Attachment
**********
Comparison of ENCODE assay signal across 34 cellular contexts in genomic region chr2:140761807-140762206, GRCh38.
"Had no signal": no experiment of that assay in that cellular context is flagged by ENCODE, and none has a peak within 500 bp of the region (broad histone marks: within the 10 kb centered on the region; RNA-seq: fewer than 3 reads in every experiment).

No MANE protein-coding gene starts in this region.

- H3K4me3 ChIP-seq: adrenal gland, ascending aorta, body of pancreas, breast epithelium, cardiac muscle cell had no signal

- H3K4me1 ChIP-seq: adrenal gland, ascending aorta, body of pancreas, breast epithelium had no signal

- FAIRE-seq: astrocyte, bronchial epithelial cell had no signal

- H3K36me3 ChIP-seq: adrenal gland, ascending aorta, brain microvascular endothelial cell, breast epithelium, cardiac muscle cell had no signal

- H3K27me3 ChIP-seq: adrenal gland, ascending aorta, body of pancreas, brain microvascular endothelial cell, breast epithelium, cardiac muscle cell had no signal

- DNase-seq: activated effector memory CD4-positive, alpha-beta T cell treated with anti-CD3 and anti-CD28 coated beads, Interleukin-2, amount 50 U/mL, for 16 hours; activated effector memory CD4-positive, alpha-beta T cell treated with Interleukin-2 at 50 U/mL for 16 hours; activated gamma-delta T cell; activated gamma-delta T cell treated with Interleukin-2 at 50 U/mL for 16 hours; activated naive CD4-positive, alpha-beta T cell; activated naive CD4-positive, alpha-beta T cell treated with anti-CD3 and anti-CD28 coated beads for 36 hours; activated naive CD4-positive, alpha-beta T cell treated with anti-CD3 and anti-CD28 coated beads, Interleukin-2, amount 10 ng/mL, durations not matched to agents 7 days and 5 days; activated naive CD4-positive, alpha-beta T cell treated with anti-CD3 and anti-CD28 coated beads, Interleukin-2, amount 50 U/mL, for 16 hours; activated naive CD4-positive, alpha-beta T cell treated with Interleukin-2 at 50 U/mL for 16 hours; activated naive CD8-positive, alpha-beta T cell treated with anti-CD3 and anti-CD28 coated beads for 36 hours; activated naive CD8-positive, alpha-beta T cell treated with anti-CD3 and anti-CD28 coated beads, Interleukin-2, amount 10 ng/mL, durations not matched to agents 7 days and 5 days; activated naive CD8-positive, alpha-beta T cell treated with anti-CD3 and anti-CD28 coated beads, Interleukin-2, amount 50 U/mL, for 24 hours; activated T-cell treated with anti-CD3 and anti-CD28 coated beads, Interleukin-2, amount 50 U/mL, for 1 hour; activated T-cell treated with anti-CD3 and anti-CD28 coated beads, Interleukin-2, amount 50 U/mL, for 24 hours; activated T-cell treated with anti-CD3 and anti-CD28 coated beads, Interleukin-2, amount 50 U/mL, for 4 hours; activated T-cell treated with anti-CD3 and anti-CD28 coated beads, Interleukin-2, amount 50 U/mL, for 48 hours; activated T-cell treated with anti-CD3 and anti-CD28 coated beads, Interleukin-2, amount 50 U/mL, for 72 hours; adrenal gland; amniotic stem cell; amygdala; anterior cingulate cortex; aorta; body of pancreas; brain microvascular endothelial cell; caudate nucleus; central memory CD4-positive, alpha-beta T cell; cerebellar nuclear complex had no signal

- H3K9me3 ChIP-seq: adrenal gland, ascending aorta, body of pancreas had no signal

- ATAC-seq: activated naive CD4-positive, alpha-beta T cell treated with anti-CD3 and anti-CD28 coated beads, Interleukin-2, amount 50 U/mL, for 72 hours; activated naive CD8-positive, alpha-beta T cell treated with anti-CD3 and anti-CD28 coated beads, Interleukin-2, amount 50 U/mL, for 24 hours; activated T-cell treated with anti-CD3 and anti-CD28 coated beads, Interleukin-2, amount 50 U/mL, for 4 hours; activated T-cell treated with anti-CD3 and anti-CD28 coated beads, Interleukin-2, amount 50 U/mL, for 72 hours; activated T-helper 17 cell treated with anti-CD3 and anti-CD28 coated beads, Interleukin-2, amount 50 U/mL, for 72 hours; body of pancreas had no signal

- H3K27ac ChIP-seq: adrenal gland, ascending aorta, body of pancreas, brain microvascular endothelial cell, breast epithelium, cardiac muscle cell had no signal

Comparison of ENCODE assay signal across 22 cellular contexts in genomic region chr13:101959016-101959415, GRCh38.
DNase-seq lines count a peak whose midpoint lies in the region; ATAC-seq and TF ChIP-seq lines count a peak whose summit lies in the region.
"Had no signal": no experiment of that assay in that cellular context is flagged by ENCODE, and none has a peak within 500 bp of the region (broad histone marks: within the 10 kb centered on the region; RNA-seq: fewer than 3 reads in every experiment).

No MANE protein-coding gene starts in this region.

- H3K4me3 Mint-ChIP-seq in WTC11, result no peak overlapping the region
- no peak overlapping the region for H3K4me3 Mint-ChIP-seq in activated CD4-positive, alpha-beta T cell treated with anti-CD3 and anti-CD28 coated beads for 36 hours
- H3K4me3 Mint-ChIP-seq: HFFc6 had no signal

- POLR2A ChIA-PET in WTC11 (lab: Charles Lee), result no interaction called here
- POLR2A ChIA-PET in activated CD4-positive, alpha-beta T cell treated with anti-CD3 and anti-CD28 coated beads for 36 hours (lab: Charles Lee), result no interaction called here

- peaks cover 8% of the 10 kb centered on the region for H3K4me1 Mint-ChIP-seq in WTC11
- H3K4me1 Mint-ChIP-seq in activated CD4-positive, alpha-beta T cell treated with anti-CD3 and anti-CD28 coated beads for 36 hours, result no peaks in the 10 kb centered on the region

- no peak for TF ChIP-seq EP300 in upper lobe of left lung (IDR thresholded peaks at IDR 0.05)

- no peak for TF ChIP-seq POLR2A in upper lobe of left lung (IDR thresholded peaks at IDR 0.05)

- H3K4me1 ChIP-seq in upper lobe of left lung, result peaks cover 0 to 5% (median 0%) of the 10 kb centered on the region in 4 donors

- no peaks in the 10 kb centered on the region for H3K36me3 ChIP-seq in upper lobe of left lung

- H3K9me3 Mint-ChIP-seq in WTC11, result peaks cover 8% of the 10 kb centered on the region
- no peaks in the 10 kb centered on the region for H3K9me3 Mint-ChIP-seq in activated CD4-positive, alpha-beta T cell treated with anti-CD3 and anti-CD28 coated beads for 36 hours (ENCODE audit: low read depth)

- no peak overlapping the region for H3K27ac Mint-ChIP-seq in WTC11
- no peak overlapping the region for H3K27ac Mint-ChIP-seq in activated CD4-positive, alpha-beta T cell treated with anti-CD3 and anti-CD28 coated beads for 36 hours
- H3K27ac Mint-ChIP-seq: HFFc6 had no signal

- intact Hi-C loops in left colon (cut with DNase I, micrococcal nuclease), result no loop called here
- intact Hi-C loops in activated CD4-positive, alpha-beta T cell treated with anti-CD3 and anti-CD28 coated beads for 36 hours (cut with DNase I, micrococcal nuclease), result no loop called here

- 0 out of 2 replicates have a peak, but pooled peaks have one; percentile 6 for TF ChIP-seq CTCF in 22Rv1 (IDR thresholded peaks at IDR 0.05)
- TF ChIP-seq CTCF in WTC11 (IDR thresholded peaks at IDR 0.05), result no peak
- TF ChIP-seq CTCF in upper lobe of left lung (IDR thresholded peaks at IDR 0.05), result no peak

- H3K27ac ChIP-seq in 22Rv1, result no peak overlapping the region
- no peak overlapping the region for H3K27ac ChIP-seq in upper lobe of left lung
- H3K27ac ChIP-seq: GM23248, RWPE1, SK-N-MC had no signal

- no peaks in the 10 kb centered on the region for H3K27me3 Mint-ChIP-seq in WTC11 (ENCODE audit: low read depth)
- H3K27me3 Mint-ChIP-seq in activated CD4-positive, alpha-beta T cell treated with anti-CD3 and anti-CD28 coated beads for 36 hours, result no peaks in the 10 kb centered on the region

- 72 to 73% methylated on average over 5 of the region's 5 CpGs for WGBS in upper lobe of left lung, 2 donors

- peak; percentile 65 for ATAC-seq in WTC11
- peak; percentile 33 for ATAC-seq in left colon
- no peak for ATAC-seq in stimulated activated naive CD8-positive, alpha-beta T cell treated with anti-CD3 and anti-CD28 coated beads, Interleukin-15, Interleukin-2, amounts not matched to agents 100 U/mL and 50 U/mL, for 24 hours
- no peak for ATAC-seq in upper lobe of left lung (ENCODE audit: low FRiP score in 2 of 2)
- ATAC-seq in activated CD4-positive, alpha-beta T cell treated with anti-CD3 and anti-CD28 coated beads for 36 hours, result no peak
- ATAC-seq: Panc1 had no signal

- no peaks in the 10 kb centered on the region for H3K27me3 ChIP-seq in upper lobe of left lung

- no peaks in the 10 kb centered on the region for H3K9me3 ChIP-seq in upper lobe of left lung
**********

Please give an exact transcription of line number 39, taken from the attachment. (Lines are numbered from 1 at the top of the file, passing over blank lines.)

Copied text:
- no peak overlapping the region for H3K27ac ChIP-seq in upper lobe of left lung